The BFI is revamping the Vision Awards, which provide investment to up-and-coming producers, by adjusting the eligibility criteria to producers later in their careers, and launching an additional training strand.
The latest iteration of the awards, which have been running since 2008, will see up to £2.5m in lottery funding over two years awarded to up to 20 UK-based producers or producer teams who have made between one and three feature films.
In tandem, the BFI is also launching BFI NETWORK INSIGHT, a new professional development programme for up to 12 emerging producers who are aiming to make their first feature.
The deadline for applications for both intiatives is January 6, 2020.
Explaining the new approach, BFI deputy chief executive Ben Roberts said: “We’ve consulted widely on where the greatest value of the Vision Awards lies, and we are now launching two distinct, but complimentary programmes to support producers early in their careers.”
The two programmes aim to address gaps identified by an internal BFI report into how the Vision Awards could make the best impact.
For the fourth version of the Vision Awards, a maximum of £50,000 per year for two years will be handed out to companies. This year the eligibility criteria has been adjusted to support producers/teams who have produced at least one feature but no more than three (the 2016 eligibility requirements, detailed here, targeted producers earlier in their careers). They are now also open to applicants from television and emerging media backgrounds with equivalent credits.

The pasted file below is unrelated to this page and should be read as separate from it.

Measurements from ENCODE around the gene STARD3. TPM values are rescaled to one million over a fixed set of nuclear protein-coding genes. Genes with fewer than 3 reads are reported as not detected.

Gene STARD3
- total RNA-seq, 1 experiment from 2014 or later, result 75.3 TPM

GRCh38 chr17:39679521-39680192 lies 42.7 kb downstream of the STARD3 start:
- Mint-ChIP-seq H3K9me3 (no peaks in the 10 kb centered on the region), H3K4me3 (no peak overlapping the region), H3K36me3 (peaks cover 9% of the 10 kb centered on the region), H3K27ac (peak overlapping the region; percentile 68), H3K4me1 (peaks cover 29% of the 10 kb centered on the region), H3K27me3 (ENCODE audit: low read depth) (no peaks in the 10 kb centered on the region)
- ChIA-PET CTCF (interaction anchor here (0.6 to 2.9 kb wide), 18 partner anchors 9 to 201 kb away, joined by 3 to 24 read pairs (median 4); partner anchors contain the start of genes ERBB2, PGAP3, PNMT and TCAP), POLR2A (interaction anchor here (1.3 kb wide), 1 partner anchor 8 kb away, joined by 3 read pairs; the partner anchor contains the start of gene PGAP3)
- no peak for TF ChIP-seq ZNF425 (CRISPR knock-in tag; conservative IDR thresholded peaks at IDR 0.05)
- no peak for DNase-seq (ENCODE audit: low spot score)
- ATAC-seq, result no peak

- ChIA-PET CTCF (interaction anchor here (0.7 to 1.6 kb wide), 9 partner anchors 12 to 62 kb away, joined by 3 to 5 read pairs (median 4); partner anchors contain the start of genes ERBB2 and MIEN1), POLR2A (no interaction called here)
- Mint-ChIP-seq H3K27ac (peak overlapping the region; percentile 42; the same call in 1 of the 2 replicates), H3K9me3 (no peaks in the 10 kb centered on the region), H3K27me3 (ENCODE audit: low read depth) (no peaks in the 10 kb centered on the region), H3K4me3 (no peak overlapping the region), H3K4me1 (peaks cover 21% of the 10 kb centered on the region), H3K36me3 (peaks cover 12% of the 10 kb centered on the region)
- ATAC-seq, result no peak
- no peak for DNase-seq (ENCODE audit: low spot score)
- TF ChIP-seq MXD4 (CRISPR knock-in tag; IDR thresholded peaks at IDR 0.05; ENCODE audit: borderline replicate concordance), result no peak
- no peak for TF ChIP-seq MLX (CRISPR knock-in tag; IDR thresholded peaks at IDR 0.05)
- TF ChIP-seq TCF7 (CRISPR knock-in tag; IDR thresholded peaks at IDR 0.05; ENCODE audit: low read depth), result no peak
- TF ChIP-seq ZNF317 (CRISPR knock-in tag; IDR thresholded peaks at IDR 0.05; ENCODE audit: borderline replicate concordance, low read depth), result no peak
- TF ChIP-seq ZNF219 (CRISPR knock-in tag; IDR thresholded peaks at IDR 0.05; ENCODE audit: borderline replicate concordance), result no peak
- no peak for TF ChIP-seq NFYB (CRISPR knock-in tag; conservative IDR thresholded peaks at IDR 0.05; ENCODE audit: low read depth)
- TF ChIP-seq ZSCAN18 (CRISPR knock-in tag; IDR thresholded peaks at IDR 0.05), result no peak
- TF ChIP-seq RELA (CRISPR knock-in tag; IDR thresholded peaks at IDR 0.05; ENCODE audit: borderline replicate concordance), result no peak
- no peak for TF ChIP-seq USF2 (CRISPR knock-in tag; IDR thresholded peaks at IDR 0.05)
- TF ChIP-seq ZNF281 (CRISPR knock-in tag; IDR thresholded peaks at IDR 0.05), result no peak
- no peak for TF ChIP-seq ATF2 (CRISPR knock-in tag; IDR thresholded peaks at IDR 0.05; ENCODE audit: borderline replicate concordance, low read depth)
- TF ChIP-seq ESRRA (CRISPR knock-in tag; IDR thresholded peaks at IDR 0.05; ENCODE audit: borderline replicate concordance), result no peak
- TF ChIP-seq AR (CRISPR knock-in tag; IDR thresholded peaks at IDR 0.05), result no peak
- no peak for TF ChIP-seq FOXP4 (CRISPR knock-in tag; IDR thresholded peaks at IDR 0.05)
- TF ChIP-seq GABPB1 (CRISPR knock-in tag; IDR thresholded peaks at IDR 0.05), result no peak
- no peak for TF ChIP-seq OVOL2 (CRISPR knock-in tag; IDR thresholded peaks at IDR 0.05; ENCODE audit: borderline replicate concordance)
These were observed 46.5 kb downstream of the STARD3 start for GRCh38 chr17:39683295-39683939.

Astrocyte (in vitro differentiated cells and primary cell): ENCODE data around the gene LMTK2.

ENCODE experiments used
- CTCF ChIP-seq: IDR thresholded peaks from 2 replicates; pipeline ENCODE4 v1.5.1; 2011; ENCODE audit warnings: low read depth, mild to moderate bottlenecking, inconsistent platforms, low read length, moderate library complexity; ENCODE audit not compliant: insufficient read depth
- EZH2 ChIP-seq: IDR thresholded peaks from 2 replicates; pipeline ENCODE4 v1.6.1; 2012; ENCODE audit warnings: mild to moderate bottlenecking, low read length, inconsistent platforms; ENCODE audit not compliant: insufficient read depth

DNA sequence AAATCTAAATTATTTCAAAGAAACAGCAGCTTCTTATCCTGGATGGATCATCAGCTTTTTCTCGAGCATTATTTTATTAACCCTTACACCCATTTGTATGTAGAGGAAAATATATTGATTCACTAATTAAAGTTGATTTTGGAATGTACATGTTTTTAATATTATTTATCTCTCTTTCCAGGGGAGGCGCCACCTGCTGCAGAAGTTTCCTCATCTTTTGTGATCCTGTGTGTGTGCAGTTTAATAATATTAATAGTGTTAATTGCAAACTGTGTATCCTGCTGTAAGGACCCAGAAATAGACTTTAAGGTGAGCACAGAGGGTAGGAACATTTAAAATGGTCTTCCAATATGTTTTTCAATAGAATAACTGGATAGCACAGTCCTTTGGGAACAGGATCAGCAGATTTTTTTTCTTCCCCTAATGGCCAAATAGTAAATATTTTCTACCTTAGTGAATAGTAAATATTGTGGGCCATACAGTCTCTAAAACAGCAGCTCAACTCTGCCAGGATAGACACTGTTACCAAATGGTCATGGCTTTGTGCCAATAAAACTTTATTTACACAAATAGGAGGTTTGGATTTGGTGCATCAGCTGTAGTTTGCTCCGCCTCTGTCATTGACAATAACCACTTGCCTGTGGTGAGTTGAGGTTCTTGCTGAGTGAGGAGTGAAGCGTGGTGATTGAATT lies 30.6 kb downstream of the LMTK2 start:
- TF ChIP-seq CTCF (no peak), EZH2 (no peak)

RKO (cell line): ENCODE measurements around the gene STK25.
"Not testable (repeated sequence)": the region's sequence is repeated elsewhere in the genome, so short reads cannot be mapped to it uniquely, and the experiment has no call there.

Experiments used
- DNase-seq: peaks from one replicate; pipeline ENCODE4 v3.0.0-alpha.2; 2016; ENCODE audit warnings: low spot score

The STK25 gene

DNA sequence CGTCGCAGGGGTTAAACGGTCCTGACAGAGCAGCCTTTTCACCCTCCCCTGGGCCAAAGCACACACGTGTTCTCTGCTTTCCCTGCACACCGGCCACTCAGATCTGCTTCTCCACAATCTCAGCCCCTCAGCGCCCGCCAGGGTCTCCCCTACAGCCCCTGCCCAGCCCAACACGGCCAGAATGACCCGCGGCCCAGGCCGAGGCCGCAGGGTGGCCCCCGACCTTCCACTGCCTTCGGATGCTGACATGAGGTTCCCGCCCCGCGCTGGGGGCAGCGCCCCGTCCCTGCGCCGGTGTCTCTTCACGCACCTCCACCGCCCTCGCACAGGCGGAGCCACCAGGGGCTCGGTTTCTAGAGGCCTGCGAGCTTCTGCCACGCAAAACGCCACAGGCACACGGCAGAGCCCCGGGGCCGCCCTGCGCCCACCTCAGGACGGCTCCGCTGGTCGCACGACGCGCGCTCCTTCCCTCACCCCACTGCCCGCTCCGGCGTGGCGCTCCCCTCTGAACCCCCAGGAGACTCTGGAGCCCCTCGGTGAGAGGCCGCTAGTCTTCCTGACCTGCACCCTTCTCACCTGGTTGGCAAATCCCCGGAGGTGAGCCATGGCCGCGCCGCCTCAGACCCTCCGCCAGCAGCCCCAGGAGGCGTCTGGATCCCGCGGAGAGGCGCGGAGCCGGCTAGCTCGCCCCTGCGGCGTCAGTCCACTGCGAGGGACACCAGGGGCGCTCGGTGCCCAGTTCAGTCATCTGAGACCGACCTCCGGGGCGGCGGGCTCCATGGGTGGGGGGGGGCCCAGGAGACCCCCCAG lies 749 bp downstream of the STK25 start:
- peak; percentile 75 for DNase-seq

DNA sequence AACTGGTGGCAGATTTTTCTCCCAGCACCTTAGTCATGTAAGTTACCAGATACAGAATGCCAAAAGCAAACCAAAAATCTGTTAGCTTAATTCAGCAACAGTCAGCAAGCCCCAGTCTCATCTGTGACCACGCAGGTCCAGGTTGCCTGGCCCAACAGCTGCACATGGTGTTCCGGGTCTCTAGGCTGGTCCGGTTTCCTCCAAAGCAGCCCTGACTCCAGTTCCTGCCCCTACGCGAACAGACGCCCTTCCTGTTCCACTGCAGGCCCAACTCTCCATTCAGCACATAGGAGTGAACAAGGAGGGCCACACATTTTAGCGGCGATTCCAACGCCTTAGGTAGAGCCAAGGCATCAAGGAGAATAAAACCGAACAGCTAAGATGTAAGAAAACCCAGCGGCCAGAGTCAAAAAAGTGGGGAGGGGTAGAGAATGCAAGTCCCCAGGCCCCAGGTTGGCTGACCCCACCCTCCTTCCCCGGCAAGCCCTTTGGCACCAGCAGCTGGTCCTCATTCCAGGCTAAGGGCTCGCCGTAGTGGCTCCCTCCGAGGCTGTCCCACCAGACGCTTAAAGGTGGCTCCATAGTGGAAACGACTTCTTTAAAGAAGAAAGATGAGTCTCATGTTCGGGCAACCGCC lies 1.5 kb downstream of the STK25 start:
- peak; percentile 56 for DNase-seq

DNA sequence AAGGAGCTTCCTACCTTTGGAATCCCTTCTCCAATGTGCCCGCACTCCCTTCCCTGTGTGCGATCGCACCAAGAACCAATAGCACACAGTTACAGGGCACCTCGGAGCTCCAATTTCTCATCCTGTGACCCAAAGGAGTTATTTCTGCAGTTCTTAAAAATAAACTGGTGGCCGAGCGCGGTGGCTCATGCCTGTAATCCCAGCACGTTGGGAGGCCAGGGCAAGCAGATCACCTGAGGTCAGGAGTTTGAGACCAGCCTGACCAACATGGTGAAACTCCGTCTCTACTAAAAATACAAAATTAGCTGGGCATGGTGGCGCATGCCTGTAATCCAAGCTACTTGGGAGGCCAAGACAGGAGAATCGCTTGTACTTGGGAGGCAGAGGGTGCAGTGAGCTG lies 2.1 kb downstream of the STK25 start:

The BFI may, in exceptional cases, award a third year of funding to producers who ”prove themselves in developing particularly challenging, ambitious or risky projects, and can make a case for needing continued support while projects move towards production”.
The aim of the funding is to help awardees grow a slate of projects ”with an eye to defining their company identity”; seek out emerging writers and directors from across the UK; move projects into production; improve their commercial expertise; and develop a viable business after the end of the award term.
Describing what they are looking for in applicants, the BFI said: “The Vision Awards are intended to support producers who otherwise would not have the finance to build a new slate of projects. They are not intended for producers who already have access to substantial personal or company finance to use on building a slate.”
BFI NETWORK INSIGHT, meanwhile is open to talent with a track record in short form work and involves a nine-month practical programme geared towards training entry level producers. The scheme will conclude with the selected producers attending Berlin’s European Film Market (EFM) in February 2021.
The two programmes are aiming to meet BFI Inclusion Targets.
The 2016-18 Vision Awards handed out £2.2m in funding to 22 producers/producer teams, with awardees including Emily Morgan (I Am Not A Witch, Supernova), Jaqui Davis (Ray & Liz) and Camilla Bray (Beats).